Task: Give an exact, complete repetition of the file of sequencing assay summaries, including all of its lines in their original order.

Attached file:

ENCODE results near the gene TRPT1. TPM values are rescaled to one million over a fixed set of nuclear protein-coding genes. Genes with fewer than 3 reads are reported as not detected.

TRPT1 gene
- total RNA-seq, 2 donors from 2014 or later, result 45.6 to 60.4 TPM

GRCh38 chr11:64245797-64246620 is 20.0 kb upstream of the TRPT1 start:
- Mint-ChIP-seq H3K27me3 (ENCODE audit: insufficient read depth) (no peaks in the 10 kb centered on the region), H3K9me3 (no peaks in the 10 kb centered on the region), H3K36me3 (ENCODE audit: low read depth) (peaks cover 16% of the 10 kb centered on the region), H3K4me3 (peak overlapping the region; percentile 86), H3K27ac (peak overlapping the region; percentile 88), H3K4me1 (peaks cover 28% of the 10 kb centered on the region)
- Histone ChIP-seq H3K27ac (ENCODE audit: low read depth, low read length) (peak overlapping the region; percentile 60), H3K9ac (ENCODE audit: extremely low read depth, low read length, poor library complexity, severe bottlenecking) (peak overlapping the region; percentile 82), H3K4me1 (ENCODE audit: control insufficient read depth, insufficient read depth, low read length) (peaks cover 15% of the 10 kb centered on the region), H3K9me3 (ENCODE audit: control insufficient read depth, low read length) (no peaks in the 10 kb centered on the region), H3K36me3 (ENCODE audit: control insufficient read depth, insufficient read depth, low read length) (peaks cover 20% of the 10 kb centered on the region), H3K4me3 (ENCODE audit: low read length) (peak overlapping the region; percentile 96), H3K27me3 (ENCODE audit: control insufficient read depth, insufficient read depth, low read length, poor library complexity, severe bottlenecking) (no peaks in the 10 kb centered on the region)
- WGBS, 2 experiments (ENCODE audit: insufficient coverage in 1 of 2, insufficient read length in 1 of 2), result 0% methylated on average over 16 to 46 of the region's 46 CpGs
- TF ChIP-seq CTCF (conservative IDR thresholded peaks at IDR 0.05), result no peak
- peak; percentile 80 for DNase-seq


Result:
ENCODE results near the gene TRPT1. TPM values are rescaled to one million over a fixed set of nuclear protein-coding genes. Genes with fewer than 3 reads are reported as not detected.

TRPT1 gene
- total RNA-seq, 2 donors from 2014 or later, result 45.6 to 60.4 TPM

GRCh38 chr11:64245797-64246620 is 20.0 kb upstream of the TRPT1 start:
- Mint-ChIP-seq H3K27me3 (ENCODE audit: insufficient read depth) (no peaks in the 10 kb centered on the region), H3K9me3 (no peaks in the 10 kb centered on the region), H3K36me3 (ENCODE audit: low read depth) (peaks cover 16% of the 10 kb centered on the region), H3K4me3 (peak overlapping the region; percentile 86), H3K27ac (peak overlapping the region; percentile 88), H3K4me1 (peaks cover 28% of the 10 kb centered on the region)
- Histone ChIP-seq H3K27ac (ENCODE audit: low read depth, low read length) (peak overlapping the region; percentile 60), H3K9ac (ENCODE audit: extremely low read depth, low read length, poor library complexity, severe bottlenecking) (peak overlapping the region; percentile 82), H3K4me1 (ENCODE audit: control insufficient read depth, insufficient read depth, low read length) (peaks cover 15% of the 10 kb centered on the region), H3K9me3 (ENCODE audit: control insufficient read depth, low read length) (no peaks in the 10 kb centered on the region), H3K36me3 (ENCODE audit: control insufficient read depth, insufficient read depth, low read length) (peaks cover 20% of the 10 kb centered on the region), H3K4me3 (ENCODE audit: low read length) (peak overlapping the region; percentile 96), H3K27me3 (ENCODE audit: control insufficient read depth, insufficient read depth, low read length, poor library complexity, severe bottlenecking) (no peaks in the 10 kb centered on the region)
- WGBS, 2 experiments (ENCODE audit: insufficient coverage in 1 of 2, insufficient read length in 1 of 2), result 0% methylated on average over 16 to 46 of the region's 46 CpGs
- TF ChIP-seq CTCF (conservative IDR thresholded peaks at IDR 0.05), result no peak
- peak; percentile 80 for DNase-seq